SALT LAKE CITY (ABC4 News/AP) – The War on Terror in Afghanistan originated after attacks on September 11, 2001 from terrorist group Al-Qaeda in New York City, Washington D.C., and Shanksville, Pennsylvania that killed nearly 3,000 people. During its invasion of Afghanistan, the U.S. ousted the Taliban, a militant group from power after running the country in the last 1990s, but they never left.
Back in April, President Joe Biden announced that all U.S. troops would be removed from Afghanistan to end “America’s longest war” by the 20th anniversary of the 9/11 attacks. But since then, the insurgents quickly captured all major cities in a matter of days and eventually gained control of the capital city of Kabul. Afghan security forces that were trained and equipped by the U.S. and its allies melted away.
Thousands of people began evacuating the country, worried that Afghanistan could descend into chaos or the Taliban could carry out revenge attacks against those who worked with the Americans or the government. Photos and videos of people trying to climb onto airplanes taking off the tarmac made its way around the world.
Many also fear the Taliban will reimpose the harsh interpretation of Islamic law that they relied on when they ran Afghanistan from 1996 to 2001. Back then, women were barred from attending school or working outside the home. They had to wear the all-encompassing burqa and be accompanied by a male relative whenever they went outside. The Taliban banned music, cut off the hands of thieves, and stoned adulterers.
Now, the Taliban is seeking to present themselves as a more moderate force in recent years and say they won’t exact revenge, but many Afghans are skeptical of those promises. Meanwhile, Biden continued to defend his decision to withdraw U.S. troops despite criticism stemming from the scenes of chaos on the ground in Afghanistan.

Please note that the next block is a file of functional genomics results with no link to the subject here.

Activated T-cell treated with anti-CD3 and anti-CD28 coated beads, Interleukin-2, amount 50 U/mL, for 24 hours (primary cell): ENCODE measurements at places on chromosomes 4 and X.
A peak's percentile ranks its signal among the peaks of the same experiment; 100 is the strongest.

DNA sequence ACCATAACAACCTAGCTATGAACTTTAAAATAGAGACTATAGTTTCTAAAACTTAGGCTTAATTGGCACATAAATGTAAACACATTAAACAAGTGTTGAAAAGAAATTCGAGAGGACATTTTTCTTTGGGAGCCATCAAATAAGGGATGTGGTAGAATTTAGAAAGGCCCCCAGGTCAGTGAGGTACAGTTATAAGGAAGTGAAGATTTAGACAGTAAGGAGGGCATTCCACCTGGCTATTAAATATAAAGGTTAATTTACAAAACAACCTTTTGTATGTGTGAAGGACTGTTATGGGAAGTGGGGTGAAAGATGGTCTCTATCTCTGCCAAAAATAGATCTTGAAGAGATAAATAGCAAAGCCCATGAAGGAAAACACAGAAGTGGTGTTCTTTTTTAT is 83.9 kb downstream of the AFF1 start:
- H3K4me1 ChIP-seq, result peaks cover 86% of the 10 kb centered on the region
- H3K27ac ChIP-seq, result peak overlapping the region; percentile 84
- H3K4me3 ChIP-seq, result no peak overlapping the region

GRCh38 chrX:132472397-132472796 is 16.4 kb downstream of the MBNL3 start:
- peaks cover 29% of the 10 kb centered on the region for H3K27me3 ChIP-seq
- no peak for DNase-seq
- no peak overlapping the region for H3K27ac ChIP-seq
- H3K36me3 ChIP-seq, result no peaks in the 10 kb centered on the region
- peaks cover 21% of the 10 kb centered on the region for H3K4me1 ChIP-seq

Shabir Baher, a member of Utah’s Afghan community joined ABC4’s Rosie Nguyen on the CW30 News at 7 p.m. for an IN FOCUS discussion. He shared when he last spoke to his family who are still in Afghanistan, how they are doing, when he last visited the country before the Taliban takeover, his initial thoughts when Biden announced the U.S. withdrawal, how dangerous and ruthless the Taliban can be, whether he thought the extremist group would gain control this fast, how he’s feeling mentally and emotionally, his biggest controls about the future of Afghanistan, and what can be done at this point to help those who are in danger.
Amanullah Raheemi, board member of the Afghan American Cultural Society discussed how big our Afghan community is in Utah, the current situation in Afghanistan that he’s hearing from the news and social media, his concern for Afghan interpreters and their families, how the U.S. withdrawal is impacting the Afghan community here in Utah, his thoughts on Utah Gov. Spencer Cox offering aid to those who are fleeing Afghanistan, and how he’s thinking about the future of the country as a whole.
Prof. Amos Guiora with the S.J. Quinney College of Law at the University of Utah talked about his thoughts on how fast the Taliban gained control in Afghanistan, Middle Eastern geo-politics, what he’ll be watching for in the upcoming days, and whether the Taliban can be trusted to keep their word when they say they won’t hurt anyone who has helped the U.S.
Brown University’s Cost of War project estimates the U.S. has spent nearly $2.26 trillion on this war. According to data provided by the Pentagon to the Washington Post, 775,000 U.S. service members were deployed to Afghanistan at least once between 2001 and 2019. The same research states approximately 240,000 people (Afghan civilians, Pakistani civilians, humanitarian aid workers, and journalists) have died as a result of this war.
To watch the full IN FOCUS discussion with Baher, Raheemi, and Prof. Guiora, click on the video at the top of the article.
Catch IN FOCUS discussions with ABC4’s Rosie Nguyen weeknights on the CW30 News at 7 p.m.